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The University of Southampton

Southampton scientists to investigate role of equatorial Pacific in global climate system

Published: 27 February 2009

In early March 2009, scientists from the National Oceanography Centre, Southampton, will join an international expedition to the equatorial Pacific aboard the scientific drilling vessel JOIDES Resolution. A second expedition will follow immediately, commencing in May 2009 – both belong to a single science program called the Pacific Equatorial Age Transect (PEAT).The aim is to investigate the role of the equatorial Pacific in climate change.

The Southampton contingent is funded by the Natural Environment Research Council and includes Dr Heiko Pälike, Dr Paul Wilson and Dr Kirsty Edgar of the University of Southampton’s School of Ocean and Earth Science based at the Centre. Commenting on their contribution to the project, co-chief scientist, Dr Pälike said “We are extremely pleased and thrilled to see this project start. Planning for these combined expeditions started in 2003, and it is always extremely exciting to work within a group of excellent international scientists. As co-chief scientist, I will largely be responsible for co-ordinating the smooth workings of all scientists during the expedition. Paul Wilson will use his expertise by working onboard as sedimentologist, and Kirsty Edgar, who recently finished her PhD, is going to provide key information as palaentologist, providing age estimates for the sediments recovered.”

The international team will use the vessel’s unique capabilities and recover seafloor sediments and data from the sub-seafloor, which will lead to clearer understanding of Earth’s climate over the past 55 million years – a vital component to predicting future climate change. Earlier scientific ocean drilling expeditions to this region of the Pacific yielded rich discoveries about past climate conditions, biological productivity and the past position of the Pacific tectonic plate relative to the equator. However, these did not obtain essential continuous sediment records.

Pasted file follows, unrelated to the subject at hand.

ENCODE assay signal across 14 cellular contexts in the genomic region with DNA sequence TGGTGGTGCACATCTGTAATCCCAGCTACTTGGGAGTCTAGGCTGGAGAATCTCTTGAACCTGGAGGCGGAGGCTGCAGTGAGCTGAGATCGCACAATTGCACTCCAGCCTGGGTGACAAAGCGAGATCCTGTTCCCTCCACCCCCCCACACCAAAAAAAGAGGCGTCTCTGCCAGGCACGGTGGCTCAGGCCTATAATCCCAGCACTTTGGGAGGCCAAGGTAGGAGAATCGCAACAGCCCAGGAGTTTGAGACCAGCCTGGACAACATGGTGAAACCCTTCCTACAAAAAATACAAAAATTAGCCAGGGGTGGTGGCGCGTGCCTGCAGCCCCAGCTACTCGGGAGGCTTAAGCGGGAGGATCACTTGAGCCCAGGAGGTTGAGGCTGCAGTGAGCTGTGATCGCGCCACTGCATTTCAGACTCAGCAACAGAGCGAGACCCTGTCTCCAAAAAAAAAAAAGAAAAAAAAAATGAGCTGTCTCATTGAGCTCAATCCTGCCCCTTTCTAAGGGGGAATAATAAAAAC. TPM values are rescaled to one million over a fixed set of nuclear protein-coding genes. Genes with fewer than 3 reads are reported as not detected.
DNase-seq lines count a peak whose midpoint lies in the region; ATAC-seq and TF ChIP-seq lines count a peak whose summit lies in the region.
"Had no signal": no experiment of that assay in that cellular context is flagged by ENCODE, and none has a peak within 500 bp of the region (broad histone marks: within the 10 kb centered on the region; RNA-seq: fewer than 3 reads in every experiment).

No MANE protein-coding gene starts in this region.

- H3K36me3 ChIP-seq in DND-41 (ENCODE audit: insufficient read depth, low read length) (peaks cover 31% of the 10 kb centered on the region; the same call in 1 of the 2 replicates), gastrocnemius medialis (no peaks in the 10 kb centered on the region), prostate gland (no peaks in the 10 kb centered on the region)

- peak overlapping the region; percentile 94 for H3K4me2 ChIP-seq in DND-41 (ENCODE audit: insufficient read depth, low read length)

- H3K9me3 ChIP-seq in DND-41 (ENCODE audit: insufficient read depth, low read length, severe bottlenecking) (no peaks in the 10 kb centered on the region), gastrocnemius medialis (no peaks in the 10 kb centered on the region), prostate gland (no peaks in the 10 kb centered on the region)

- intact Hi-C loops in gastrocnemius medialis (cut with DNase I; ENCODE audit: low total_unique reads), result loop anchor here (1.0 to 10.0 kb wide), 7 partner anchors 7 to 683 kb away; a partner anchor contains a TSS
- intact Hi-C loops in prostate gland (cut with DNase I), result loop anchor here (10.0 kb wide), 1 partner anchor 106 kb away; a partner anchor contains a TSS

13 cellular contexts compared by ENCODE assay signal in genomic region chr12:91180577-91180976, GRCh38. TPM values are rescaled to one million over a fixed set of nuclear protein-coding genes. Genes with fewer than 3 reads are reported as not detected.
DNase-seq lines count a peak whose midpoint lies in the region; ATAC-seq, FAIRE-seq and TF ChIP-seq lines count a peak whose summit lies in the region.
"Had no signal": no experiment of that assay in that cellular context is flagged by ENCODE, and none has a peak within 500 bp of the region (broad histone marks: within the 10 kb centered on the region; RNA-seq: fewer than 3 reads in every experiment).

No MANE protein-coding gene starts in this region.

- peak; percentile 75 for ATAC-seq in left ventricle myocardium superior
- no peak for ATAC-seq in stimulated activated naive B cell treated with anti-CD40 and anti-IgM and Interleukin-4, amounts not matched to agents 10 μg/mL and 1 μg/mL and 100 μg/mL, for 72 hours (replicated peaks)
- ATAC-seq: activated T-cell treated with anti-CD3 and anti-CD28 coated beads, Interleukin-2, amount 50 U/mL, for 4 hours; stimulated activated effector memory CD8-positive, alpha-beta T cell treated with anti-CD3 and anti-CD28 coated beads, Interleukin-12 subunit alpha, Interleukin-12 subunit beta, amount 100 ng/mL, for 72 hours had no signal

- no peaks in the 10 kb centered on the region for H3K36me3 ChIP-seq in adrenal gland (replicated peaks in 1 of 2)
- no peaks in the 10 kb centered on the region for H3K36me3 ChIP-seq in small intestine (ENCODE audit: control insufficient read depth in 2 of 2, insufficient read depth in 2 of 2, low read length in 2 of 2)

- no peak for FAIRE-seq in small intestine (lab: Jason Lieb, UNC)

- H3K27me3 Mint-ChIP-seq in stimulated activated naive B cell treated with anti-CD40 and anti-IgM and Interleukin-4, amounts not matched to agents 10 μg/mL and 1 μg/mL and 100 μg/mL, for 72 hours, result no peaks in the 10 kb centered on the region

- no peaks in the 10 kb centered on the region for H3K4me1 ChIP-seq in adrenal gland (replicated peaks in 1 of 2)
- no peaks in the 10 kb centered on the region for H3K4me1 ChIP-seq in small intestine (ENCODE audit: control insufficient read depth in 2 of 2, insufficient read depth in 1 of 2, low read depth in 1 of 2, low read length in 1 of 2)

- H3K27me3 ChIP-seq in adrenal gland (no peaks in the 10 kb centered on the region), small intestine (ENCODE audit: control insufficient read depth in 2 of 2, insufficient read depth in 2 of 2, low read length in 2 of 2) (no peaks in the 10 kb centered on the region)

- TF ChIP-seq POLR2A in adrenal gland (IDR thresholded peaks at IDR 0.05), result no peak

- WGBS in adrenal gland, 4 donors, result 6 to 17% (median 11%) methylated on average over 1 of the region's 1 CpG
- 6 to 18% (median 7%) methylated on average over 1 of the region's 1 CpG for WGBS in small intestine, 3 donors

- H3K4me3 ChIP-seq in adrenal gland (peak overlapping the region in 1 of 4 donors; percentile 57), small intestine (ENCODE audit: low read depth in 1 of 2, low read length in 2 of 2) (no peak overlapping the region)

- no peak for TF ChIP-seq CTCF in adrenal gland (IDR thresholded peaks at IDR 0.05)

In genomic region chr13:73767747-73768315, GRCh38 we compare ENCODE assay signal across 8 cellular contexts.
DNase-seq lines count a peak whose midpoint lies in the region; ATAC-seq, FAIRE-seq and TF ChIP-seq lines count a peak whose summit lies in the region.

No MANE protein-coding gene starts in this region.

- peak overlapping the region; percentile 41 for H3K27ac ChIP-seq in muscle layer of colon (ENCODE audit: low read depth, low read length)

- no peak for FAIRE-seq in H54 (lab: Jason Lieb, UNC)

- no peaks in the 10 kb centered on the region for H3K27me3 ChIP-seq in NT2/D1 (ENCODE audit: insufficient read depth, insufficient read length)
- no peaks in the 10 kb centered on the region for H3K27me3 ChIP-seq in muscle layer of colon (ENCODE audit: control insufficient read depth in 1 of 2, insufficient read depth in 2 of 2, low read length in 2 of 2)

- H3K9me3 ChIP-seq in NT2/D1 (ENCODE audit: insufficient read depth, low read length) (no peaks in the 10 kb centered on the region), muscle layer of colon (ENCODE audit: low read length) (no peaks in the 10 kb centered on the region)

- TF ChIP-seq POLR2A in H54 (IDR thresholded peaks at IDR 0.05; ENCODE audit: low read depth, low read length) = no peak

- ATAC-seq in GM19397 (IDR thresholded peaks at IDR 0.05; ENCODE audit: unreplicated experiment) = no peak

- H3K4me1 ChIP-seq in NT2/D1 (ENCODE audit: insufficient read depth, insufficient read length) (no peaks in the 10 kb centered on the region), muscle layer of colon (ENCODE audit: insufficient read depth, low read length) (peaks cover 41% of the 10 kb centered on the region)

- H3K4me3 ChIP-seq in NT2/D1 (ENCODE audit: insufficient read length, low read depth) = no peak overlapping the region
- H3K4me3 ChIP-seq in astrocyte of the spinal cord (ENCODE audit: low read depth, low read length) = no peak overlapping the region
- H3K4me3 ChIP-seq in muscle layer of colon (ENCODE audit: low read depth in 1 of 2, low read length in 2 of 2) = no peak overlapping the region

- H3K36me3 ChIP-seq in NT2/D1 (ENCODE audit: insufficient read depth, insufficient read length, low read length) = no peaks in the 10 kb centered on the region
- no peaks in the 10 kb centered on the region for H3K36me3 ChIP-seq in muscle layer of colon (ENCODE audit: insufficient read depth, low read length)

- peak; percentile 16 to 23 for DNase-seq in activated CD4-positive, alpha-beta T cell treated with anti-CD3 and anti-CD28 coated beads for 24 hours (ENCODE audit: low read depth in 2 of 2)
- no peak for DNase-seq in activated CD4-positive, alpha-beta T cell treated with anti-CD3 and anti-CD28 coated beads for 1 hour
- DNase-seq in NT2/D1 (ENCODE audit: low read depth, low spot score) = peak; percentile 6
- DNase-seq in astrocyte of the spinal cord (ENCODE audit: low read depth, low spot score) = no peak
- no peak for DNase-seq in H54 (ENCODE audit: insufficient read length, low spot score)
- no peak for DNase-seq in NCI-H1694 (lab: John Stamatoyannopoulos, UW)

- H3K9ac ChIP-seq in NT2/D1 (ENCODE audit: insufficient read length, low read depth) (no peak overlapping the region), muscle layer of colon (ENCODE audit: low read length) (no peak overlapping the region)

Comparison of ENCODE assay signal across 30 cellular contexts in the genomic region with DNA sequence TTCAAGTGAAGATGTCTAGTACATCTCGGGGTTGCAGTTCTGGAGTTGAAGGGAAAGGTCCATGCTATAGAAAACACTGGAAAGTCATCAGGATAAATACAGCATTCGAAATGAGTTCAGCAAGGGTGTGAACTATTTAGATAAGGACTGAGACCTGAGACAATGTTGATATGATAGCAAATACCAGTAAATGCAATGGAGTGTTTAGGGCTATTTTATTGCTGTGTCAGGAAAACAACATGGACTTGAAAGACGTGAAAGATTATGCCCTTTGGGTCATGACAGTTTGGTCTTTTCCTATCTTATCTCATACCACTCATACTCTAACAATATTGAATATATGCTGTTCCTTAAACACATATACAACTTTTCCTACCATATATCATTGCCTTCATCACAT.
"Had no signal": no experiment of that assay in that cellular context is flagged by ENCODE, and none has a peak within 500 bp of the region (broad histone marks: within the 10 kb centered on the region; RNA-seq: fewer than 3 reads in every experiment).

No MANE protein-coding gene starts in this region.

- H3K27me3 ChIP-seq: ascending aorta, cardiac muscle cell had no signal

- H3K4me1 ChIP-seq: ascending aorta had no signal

Building on this knowledge, the two PEAT expeditions aim to drill and recover seafloor sediment cores containing a continuous record of the equatorial Pacific throughout the Cenozoic. PEAT expeditions will accomplish this by drilling at the past position of the equator at successive crustal ages on the Pacific Plate. This will allow for a clearer understanding of how Earth was able to maintain very warm climates, relative to the twentieth century, even though solar radiation received at Earth’s surface has remained nearly constant for the last 55 million years.

Unlike ice cores, which contain only a million years of history from glacial locations, ocean sediments are globally distributed and are key to understanding the evolution of the oceans and climate. When collected through scientific ocean drilling, these sediments provide remarkably precise records of changing climate conditions over the past 100 million years.

The JOIDES Resolution is the US research vessel for exploring and monitoring the sub-seafloor; it operates as part of the international Integrated Ocean Drilling Program (IODP). The US Implementing Organization (USIO) for IODP is comprised of Texas A&M University, Lamont-Doherty Earth Observatory of Columbia University, and the Consortium for Ocean Leadership. Already a 20-year workhorse on behalf of scientific ocean drilling, the JOIDES Resolution (JR, for short) has been completely refurbished. The JR is now poised to help IODP continue to push the edge of the envelope of science by collecting unique sub-seafloor samples and data that would otherwise remain out of reach to researchers.

Daily status updates will be posted at

The Expedition web page can be found at

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